Making '2.0' Useful

SAN FRANCISCO -- I'm scouting out the Web 2.0 Expo today, hoping to snap enough pics for a photo essay to publish tomorrow. Exhibits don't open until 12:00 noon, though, so I'm twiddling my thumbs for a couple hours this morning.

The keynotes, extending throughout the morning, are punctuated with "High Order Bits," short talks intended to expand your thought processes. (That's what the Web 2.0 staffers say, anyway. Full disclosure: My employer, CMP Media LLC, is a sponsor of Web 2.0 Expo, and I can't help it if they pick these names.)

The High Order Bits are mostly blather, judging from the program. But here's one that was honestly interesting. James Baty, a distinguished engineer with Sun Microsystems Inc. , talked about Architecture for Humanity, a collaborative project to create sustainable housing for crisis victims, or for the masses who live without sanitation or clean water.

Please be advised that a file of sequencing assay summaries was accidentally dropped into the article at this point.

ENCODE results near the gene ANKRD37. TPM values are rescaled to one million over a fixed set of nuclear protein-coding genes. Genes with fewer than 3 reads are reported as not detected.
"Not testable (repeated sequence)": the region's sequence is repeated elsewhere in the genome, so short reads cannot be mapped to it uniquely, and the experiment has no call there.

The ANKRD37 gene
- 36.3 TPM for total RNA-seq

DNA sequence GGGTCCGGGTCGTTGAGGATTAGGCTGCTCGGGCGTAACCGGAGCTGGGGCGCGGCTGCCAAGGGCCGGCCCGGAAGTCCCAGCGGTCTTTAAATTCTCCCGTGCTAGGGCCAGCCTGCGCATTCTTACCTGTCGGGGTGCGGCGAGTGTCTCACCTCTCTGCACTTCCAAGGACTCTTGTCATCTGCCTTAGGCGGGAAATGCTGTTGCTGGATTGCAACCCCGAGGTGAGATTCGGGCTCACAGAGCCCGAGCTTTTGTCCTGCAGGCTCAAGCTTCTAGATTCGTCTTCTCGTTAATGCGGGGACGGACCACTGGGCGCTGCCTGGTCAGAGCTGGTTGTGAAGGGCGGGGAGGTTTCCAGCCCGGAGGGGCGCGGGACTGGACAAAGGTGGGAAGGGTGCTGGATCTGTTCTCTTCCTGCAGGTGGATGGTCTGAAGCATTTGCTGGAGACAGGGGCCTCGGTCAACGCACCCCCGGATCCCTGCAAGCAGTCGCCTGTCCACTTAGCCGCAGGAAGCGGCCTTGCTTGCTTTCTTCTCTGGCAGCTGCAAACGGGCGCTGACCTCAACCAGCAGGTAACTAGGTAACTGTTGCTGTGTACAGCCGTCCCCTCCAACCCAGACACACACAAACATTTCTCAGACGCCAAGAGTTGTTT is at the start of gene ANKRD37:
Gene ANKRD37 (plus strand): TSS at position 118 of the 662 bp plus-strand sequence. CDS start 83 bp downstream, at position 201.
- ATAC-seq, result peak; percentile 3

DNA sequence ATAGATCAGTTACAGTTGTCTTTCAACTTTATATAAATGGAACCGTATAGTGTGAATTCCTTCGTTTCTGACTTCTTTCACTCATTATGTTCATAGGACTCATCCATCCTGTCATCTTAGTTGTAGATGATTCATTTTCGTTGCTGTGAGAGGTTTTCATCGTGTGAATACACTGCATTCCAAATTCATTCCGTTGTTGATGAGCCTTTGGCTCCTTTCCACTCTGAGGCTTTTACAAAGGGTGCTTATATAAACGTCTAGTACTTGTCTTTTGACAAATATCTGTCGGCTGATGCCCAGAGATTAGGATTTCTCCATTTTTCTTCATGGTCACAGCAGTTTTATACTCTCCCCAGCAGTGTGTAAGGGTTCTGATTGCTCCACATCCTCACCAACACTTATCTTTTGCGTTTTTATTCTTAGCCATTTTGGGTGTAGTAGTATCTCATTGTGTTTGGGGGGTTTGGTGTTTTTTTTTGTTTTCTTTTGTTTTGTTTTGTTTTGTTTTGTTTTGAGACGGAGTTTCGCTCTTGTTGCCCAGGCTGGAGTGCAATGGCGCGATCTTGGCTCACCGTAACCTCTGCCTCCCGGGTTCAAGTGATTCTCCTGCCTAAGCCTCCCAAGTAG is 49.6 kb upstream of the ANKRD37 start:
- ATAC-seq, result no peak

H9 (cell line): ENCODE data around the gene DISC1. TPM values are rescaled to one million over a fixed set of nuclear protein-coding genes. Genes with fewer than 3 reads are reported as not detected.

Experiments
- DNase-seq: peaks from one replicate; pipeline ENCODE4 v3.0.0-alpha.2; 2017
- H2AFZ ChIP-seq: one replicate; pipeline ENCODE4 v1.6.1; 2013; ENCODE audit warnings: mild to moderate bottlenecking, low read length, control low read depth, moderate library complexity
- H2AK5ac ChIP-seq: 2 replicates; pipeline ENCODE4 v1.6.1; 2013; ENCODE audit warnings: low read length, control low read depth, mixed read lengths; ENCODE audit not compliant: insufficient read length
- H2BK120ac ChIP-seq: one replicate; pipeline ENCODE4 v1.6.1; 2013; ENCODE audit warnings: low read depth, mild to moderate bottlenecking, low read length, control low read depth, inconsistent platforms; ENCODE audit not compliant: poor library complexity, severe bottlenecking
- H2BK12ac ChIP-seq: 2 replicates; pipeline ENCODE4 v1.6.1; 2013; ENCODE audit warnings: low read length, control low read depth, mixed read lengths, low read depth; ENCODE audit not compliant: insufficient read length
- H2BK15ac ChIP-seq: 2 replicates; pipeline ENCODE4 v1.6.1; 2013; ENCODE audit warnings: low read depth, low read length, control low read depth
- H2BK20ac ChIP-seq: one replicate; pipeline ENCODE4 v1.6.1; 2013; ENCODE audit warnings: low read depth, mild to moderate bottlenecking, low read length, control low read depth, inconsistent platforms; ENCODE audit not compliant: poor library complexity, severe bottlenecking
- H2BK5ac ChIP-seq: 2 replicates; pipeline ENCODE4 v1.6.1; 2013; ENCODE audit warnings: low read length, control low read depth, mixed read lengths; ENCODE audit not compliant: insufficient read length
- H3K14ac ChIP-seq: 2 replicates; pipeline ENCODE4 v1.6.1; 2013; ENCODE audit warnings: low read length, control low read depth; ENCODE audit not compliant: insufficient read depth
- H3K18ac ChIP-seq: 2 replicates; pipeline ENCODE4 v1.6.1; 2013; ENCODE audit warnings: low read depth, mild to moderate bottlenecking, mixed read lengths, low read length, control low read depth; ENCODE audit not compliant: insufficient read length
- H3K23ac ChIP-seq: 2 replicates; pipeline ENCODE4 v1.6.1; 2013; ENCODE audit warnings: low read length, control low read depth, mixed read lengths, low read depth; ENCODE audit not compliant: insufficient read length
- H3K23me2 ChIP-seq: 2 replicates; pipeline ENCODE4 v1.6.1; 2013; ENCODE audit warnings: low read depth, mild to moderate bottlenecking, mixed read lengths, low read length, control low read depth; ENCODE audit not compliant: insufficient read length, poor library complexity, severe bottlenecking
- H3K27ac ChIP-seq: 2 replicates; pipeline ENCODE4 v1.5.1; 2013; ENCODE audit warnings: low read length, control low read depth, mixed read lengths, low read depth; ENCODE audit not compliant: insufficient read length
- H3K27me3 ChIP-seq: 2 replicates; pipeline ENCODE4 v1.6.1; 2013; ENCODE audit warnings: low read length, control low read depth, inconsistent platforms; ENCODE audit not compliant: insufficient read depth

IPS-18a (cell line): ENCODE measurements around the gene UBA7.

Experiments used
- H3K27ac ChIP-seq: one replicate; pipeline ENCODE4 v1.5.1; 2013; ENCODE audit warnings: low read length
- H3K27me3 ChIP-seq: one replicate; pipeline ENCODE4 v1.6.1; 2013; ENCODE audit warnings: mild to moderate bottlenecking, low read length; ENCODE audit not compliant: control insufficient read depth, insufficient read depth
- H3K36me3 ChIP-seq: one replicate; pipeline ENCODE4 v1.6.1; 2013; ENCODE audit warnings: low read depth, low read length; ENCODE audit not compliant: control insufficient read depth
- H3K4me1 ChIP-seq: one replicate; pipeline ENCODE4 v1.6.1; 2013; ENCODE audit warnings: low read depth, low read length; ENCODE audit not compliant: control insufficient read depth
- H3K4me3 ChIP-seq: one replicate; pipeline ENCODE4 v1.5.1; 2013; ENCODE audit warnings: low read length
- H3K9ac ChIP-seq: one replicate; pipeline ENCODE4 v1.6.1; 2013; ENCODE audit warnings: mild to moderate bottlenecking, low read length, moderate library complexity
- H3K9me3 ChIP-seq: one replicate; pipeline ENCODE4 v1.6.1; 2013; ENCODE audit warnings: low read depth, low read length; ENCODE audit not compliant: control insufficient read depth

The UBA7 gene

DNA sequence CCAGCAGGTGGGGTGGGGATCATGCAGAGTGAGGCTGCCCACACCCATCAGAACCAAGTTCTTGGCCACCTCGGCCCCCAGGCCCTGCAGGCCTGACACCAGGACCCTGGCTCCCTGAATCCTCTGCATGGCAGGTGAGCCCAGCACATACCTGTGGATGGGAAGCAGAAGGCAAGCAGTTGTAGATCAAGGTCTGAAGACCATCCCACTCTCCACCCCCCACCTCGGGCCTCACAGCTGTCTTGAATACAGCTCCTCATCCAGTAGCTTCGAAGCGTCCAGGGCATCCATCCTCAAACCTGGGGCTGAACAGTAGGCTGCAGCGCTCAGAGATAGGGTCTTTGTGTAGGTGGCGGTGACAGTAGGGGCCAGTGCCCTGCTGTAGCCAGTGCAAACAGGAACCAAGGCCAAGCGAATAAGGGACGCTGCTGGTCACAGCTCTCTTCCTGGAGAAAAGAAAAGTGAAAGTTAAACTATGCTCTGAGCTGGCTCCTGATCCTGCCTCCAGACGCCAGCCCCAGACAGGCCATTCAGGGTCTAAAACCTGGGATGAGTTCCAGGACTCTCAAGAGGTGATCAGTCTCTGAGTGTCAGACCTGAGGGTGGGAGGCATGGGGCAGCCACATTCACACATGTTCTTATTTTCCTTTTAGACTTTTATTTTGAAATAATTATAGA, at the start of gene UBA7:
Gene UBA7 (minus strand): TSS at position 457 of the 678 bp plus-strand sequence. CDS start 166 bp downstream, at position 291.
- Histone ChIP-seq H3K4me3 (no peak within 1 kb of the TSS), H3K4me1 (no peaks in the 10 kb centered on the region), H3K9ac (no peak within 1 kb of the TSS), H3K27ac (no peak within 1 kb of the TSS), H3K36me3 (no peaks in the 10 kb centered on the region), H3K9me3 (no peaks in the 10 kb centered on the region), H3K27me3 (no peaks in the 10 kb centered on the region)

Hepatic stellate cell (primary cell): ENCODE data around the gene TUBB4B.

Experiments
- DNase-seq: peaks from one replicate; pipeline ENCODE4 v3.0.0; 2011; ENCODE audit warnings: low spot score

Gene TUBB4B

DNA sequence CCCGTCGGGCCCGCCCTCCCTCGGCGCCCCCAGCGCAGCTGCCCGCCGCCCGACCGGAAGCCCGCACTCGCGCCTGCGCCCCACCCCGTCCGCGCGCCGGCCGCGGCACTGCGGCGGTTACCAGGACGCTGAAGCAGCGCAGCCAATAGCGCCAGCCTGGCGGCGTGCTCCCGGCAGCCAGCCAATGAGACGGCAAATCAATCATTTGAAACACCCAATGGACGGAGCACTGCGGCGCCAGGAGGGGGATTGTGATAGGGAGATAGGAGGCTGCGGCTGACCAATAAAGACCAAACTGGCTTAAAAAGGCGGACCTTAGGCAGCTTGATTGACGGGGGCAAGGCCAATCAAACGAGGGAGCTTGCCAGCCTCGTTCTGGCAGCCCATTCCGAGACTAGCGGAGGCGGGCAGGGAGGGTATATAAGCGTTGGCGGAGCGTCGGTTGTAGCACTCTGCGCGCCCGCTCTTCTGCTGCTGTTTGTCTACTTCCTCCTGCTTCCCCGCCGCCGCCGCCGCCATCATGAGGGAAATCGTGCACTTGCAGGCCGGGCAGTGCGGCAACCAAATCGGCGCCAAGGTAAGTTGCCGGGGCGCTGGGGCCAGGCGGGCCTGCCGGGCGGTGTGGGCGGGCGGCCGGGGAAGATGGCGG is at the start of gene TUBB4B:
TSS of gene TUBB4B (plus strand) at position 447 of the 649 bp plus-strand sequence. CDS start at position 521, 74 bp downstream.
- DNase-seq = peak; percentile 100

It's very Web 2.0, Baty argued. The process involves sharing documents and drawings worldwide, and tapping other folks for information like the local building codes in a given country.

Nice to see Web 2.0 is useful for something more than video blogging about your cat.

— Craig Matsumoto, West Coast Editor, Light Reading

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